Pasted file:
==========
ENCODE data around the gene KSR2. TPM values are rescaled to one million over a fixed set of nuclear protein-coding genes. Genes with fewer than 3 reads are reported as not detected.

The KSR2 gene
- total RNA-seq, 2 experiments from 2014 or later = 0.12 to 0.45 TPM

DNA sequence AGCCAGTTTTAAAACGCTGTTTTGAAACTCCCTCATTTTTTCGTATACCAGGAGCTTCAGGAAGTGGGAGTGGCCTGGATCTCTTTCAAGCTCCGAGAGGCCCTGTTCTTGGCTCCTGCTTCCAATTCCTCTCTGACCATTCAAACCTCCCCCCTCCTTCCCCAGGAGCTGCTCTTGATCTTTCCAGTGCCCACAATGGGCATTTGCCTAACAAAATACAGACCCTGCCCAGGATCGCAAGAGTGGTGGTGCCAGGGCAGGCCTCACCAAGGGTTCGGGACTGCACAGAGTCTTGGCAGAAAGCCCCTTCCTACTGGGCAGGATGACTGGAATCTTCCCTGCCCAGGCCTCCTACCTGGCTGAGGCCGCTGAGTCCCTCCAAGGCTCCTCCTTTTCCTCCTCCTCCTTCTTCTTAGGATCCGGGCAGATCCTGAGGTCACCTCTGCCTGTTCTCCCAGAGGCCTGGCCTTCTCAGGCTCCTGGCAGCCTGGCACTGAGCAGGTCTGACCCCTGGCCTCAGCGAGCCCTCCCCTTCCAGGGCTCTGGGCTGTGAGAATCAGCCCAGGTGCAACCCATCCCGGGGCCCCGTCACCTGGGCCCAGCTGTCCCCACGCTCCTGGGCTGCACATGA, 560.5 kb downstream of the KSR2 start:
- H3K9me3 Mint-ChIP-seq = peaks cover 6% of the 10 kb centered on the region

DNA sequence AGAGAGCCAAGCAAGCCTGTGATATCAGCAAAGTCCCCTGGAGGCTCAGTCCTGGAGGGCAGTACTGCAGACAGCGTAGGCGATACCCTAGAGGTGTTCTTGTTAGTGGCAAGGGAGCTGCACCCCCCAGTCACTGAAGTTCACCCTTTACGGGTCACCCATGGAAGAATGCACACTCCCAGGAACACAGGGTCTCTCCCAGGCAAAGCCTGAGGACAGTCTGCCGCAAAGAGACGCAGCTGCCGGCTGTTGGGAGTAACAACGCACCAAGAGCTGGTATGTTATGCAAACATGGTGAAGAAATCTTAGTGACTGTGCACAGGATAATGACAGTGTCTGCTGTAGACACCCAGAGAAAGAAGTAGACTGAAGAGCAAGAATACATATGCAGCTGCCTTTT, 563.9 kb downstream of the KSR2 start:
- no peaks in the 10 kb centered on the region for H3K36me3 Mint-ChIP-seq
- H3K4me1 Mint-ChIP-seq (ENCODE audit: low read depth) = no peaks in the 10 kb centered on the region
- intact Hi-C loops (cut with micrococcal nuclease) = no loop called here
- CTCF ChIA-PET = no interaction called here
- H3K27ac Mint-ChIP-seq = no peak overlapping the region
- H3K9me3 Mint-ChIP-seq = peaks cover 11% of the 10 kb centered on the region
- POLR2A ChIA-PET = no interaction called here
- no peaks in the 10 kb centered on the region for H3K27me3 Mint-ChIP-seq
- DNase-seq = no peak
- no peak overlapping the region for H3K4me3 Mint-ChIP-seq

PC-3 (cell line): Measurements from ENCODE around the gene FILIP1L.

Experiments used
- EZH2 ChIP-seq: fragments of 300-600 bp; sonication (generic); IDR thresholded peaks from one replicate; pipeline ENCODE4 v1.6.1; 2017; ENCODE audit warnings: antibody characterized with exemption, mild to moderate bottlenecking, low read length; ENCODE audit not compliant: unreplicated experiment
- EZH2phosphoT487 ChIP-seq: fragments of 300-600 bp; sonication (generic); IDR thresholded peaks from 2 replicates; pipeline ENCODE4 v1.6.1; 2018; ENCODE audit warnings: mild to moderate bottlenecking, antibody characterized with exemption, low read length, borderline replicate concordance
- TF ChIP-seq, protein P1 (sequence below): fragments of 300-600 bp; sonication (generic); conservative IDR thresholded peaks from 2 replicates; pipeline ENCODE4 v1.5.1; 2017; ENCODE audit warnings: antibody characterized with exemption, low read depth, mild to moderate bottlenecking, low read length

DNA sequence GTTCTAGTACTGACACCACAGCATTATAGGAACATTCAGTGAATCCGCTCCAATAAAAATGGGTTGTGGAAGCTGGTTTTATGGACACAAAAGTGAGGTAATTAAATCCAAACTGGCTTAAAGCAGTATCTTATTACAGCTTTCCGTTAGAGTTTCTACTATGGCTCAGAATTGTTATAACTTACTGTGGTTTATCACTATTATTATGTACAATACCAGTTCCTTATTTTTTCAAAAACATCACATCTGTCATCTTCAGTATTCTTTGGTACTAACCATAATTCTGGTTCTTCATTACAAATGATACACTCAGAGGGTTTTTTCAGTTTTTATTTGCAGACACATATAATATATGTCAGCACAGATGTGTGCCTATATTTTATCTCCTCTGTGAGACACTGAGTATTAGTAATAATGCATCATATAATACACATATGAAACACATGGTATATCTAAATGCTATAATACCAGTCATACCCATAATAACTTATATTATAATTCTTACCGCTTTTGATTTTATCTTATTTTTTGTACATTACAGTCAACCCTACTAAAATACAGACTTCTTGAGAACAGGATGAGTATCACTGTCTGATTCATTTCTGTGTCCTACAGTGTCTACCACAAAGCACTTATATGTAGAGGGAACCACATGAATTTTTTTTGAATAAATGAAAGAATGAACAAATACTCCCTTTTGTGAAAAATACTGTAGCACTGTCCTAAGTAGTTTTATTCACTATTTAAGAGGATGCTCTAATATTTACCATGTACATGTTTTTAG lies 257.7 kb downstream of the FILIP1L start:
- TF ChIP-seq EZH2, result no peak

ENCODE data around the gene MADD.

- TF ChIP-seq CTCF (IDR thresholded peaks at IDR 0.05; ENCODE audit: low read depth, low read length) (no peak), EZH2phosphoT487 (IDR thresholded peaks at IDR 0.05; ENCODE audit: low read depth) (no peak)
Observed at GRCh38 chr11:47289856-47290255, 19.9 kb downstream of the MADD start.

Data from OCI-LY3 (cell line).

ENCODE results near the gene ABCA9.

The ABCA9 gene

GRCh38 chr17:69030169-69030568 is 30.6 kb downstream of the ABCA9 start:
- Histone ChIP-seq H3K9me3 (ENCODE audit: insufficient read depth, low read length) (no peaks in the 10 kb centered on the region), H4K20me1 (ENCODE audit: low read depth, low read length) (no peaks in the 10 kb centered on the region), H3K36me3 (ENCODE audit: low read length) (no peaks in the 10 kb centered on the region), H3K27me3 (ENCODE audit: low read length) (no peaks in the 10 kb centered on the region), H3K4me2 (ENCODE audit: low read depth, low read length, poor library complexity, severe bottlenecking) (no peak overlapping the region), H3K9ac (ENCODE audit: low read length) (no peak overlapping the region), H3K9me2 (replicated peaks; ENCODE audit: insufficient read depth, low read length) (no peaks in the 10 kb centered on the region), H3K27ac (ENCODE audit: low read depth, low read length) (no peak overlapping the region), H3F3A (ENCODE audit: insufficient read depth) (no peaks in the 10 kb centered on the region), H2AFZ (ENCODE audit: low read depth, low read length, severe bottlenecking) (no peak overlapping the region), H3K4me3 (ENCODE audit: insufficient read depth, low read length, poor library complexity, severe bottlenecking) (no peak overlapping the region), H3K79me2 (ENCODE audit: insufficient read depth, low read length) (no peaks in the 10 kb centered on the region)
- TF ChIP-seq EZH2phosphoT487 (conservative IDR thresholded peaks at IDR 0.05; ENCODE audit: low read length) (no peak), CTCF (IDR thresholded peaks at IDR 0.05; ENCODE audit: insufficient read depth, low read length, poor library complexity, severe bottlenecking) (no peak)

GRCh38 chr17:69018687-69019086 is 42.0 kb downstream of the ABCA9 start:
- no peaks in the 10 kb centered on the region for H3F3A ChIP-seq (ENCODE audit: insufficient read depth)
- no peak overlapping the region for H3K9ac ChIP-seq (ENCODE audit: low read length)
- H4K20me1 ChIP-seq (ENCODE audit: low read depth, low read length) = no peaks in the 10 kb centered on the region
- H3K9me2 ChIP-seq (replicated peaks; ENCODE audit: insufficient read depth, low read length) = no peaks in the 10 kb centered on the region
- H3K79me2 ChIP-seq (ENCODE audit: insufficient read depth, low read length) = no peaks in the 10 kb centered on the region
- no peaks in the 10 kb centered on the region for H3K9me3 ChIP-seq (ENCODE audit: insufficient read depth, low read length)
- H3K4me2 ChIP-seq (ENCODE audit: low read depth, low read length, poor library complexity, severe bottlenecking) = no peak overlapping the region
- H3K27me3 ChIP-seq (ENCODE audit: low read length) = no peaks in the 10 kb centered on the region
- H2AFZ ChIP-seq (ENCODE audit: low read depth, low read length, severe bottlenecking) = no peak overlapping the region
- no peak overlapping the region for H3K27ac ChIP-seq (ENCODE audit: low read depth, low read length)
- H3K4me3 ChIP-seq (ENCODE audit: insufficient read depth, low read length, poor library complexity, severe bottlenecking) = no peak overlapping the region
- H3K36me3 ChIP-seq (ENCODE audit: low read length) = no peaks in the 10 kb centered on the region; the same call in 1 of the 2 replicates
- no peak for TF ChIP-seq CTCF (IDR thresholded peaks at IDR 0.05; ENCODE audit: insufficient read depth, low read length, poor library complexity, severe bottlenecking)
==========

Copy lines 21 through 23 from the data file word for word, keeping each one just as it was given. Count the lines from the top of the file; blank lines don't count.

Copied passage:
- TF ChIP-seq, protein P1 (sequence below): fragments of 300-600 bp; sonication (generic); conservative IDR thresholded peaks from 2 replicates; pipeline ENCODE4 v1.5.1; 2017; ENCODE audit warnings: antibody characterized with exemption, low read depth, mild to moderate bottlenecking, low read length

DNA sequence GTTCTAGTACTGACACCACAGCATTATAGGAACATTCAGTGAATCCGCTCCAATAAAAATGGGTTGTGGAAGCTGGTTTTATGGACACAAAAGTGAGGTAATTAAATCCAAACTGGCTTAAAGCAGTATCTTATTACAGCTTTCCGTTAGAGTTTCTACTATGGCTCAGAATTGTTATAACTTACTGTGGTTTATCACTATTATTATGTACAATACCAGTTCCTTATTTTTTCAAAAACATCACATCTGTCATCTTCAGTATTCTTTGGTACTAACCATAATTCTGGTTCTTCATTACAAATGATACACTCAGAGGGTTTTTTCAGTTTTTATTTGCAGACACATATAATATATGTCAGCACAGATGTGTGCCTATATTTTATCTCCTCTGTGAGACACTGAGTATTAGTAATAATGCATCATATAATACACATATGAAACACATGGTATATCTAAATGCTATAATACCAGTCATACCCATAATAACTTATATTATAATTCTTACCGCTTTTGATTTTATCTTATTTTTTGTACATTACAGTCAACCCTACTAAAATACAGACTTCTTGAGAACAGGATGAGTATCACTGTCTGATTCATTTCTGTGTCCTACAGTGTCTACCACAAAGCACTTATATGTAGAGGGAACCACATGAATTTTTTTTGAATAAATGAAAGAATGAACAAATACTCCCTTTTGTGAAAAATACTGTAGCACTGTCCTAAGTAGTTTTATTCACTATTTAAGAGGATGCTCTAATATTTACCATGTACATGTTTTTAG lies 257.7 kb downstream of the FILIP1L start:
- TF ChIP-seq EZH2, result no peak